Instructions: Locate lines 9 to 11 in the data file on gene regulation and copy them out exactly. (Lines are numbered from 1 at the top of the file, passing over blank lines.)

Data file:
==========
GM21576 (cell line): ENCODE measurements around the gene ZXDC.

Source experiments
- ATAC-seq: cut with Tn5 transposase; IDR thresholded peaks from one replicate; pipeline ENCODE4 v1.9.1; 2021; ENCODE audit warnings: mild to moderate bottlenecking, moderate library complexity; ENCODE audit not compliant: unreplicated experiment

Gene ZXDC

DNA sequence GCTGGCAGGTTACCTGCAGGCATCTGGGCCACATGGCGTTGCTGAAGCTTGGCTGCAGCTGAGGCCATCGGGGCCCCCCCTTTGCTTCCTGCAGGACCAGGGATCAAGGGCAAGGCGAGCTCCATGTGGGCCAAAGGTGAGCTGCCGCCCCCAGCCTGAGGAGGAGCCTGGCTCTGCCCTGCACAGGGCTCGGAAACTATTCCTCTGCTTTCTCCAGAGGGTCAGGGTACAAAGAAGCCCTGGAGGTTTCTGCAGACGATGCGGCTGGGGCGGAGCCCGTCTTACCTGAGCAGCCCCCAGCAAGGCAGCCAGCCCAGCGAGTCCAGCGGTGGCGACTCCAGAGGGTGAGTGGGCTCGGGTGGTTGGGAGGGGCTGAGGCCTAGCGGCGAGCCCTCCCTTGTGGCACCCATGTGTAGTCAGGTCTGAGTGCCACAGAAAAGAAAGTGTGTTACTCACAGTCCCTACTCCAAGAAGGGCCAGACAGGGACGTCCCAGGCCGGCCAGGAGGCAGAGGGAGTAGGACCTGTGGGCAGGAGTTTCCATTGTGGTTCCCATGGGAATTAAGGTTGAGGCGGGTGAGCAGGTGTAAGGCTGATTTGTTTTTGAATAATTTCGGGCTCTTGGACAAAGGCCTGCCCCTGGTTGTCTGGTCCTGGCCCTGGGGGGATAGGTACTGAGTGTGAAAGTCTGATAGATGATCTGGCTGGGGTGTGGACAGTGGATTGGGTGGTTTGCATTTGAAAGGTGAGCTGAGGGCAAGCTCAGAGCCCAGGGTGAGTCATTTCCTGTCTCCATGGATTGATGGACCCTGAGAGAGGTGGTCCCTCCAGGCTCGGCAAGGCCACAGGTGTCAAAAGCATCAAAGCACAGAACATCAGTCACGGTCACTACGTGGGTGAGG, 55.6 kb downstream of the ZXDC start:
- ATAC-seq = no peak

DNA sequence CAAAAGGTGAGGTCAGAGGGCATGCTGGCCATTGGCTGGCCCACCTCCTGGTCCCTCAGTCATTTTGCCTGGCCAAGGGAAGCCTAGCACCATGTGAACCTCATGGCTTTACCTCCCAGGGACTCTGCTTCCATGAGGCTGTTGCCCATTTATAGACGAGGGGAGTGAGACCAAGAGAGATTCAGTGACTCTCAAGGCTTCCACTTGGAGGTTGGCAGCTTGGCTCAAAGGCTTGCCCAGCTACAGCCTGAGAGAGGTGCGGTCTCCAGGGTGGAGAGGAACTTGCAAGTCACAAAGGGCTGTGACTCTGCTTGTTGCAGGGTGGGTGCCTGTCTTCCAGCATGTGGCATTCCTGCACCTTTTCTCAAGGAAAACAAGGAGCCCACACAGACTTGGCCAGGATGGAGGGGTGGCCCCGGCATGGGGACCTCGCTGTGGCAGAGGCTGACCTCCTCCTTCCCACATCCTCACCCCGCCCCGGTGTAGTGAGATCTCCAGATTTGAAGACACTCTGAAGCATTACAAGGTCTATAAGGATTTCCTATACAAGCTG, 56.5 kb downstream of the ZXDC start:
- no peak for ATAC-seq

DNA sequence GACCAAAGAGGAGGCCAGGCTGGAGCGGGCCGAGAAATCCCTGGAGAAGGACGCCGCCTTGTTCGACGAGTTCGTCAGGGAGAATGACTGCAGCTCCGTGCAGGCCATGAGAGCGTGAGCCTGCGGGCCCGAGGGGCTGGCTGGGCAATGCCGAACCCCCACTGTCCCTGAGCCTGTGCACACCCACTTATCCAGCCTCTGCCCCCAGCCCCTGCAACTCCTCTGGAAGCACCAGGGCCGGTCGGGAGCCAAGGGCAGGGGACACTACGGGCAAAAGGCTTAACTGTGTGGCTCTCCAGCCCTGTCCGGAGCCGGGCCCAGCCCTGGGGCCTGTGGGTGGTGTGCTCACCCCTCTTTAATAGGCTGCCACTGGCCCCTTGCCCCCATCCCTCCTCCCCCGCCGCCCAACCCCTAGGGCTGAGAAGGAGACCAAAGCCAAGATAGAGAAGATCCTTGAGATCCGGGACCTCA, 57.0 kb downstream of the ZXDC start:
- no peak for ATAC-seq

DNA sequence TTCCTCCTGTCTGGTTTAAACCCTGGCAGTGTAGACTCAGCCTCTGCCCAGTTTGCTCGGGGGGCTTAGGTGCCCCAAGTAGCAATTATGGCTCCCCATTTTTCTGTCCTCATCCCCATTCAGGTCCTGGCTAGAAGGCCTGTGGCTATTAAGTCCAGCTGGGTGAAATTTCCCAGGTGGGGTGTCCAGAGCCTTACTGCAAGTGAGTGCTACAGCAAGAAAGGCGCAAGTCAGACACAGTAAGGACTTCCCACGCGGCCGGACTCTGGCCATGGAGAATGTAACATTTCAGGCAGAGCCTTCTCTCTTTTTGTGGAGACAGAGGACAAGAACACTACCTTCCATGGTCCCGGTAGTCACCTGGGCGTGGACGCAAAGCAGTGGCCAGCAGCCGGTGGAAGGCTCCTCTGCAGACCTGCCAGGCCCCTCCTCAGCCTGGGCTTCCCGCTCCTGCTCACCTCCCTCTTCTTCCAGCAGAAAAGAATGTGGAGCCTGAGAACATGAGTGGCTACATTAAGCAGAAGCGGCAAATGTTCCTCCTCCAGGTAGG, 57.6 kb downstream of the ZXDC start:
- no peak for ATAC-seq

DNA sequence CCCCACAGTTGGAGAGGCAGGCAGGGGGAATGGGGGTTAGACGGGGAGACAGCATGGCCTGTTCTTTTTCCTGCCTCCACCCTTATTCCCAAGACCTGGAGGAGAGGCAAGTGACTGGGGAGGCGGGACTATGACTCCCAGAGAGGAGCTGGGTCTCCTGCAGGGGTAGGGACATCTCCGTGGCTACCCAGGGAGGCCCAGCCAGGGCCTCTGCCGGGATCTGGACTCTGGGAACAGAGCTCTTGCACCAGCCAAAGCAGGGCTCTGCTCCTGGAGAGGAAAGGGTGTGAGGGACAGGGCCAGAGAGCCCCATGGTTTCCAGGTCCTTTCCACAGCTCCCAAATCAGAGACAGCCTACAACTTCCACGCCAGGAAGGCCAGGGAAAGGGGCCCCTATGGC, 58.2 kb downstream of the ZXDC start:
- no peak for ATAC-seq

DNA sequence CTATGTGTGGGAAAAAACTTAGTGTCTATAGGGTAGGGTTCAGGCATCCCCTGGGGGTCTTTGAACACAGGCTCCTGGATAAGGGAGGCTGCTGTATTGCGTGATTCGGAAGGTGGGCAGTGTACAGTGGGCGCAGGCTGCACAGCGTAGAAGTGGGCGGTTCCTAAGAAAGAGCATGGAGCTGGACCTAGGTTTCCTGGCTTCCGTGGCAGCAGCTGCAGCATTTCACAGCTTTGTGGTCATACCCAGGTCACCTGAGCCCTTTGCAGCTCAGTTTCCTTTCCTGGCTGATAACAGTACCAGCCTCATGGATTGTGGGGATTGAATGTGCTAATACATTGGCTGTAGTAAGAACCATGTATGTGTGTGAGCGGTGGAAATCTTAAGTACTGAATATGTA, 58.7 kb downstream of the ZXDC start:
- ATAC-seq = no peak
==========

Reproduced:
DNA sequence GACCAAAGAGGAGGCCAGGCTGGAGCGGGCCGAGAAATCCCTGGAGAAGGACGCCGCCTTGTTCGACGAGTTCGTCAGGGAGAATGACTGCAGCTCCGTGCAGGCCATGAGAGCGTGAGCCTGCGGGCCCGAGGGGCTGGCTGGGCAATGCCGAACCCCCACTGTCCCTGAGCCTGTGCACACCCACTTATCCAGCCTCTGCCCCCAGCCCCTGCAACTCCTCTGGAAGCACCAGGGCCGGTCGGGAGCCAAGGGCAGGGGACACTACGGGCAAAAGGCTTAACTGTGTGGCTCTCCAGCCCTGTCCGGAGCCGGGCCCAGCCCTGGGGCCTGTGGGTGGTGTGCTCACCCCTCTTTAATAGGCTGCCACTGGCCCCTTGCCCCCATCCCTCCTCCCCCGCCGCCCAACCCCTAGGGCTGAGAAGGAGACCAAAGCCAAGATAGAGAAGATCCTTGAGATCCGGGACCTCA, 57.0 kb downstream of the ZXDC start:
- no peak for ATAC-seq

DNA sequence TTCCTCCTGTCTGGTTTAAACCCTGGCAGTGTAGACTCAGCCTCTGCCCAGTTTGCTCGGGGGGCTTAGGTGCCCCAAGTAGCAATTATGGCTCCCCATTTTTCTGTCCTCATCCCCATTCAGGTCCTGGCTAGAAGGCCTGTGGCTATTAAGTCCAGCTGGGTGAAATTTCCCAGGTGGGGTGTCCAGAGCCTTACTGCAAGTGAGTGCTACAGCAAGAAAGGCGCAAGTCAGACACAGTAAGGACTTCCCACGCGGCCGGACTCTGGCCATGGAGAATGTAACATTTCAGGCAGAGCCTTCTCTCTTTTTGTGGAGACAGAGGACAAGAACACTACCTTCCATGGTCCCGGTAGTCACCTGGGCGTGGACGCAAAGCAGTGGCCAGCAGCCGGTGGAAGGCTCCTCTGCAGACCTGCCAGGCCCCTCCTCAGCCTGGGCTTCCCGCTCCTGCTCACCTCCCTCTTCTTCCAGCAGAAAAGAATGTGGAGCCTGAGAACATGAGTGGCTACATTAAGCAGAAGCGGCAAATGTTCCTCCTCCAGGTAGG, 57.6 kb downstream of the ZXDC start: